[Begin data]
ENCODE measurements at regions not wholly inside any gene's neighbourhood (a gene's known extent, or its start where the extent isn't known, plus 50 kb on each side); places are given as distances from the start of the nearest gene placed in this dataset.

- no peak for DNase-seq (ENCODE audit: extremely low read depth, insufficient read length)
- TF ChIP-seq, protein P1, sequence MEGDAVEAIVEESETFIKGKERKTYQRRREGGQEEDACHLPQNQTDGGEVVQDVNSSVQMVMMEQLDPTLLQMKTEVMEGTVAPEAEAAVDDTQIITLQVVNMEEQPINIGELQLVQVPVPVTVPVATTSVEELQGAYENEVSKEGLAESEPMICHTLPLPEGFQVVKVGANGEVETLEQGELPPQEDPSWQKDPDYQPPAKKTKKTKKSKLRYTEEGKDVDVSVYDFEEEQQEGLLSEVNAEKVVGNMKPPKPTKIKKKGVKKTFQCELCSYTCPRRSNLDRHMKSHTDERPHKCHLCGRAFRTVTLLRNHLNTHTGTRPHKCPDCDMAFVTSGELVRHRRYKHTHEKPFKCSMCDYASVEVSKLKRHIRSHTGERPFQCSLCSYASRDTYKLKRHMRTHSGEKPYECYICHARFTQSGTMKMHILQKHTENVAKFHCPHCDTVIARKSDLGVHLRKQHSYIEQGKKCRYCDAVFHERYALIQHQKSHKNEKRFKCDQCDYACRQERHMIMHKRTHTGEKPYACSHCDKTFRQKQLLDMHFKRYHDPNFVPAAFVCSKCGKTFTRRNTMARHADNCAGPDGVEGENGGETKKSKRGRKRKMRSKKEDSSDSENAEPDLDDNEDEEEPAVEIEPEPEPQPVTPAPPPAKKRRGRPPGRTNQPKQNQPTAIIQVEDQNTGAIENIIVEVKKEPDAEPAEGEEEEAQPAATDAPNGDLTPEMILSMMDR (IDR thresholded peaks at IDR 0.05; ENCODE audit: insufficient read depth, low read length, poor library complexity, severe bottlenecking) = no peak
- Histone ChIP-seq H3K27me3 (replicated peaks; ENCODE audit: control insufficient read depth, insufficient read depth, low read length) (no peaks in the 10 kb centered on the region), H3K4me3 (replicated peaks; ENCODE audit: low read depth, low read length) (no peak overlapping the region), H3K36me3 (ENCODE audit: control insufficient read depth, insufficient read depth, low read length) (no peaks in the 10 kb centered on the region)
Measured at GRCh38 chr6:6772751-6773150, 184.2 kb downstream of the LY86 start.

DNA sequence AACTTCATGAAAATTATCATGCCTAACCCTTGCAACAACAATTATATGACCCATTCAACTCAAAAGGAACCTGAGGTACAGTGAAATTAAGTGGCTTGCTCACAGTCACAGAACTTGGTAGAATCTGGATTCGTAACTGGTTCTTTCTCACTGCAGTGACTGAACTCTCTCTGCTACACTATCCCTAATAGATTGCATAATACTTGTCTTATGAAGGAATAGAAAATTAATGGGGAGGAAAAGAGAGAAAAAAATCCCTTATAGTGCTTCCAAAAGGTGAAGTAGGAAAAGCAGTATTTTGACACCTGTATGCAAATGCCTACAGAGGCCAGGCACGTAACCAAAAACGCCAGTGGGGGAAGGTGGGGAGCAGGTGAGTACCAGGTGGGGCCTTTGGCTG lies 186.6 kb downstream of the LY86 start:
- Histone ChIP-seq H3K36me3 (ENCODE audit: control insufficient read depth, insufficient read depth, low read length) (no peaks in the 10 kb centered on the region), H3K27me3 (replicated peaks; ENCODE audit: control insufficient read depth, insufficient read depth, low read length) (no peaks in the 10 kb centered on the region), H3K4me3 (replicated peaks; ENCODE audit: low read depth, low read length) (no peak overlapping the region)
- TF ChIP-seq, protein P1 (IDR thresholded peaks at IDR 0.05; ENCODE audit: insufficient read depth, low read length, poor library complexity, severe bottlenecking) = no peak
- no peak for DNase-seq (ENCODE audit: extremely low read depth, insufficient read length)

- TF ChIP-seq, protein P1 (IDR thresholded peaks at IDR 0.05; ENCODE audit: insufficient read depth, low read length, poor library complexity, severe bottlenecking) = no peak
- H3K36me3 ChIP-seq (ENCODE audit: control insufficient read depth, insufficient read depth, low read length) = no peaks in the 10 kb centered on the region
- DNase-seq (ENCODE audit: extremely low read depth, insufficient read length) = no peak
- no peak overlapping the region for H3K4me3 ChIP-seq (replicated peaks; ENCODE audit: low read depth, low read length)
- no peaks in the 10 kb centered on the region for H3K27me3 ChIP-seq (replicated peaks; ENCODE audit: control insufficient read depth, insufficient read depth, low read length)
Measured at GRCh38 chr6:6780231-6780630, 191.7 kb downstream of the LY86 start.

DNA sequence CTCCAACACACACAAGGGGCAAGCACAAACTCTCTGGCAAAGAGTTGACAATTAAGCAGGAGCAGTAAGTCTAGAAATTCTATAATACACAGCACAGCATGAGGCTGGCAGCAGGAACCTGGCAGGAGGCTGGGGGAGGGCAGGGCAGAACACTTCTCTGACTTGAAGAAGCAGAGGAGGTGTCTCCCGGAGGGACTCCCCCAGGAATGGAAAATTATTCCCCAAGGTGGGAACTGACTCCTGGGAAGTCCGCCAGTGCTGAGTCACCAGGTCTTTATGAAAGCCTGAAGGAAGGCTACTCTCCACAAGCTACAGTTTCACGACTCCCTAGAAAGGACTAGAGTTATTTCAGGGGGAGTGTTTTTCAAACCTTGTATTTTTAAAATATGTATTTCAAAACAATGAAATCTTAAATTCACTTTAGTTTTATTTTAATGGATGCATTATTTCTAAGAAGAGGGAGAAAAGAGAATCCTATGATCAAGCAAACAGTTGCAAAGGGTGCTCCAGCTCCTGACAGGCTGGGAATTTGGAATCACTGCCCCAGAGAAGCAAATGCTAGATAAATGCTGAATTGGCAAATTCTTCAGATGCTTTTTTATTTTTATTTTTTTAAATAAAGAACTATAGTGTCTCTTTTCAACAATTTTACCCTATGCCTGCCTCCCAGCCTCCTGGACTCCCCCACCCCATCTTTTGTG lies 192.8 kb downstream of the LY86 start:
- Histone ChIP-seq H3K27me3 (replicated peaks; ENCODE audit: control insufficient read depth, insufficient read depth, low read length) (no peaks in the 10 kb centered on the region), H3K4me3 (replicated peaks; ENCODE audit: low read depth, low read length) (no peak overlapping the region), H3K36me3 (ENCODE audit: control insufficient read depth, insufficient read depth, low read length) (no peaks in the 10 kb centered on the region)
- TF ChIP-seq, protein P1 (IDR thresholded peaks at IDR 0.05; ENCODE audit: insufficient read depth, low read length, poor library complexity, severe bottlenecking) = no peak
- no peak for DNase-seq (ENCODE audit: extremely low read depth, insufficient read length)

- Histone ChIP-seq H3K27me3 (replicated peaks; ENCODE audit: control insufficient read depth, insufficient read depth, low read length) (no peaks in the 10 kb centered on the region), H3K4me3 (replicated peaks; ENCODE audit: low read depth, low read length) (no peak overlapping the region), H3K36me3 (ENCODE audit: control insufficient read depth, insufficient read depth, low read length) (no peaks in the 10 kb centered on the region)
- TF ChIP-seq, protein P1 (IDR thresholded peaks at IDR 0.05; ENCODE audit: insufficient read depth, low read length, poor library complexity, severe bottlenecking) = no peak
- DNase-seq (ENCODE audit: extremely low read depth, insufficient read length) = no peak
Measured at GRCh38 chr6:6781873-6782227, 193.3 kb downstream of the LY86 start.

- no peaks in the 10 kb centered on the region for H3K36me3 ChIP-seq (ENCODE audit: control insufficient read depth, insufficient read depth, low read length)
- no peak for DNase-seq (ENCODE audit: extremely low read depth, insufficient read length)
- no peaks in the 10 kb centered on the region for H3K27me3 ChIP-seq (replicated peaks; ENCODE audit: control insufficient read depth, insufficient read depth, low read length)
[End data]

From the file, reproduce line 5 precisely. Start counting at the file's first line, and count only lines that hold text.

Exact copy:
Measured at GRCh38 chr6:6772751-6773150, 184.2 kb downstream of the LY86 start.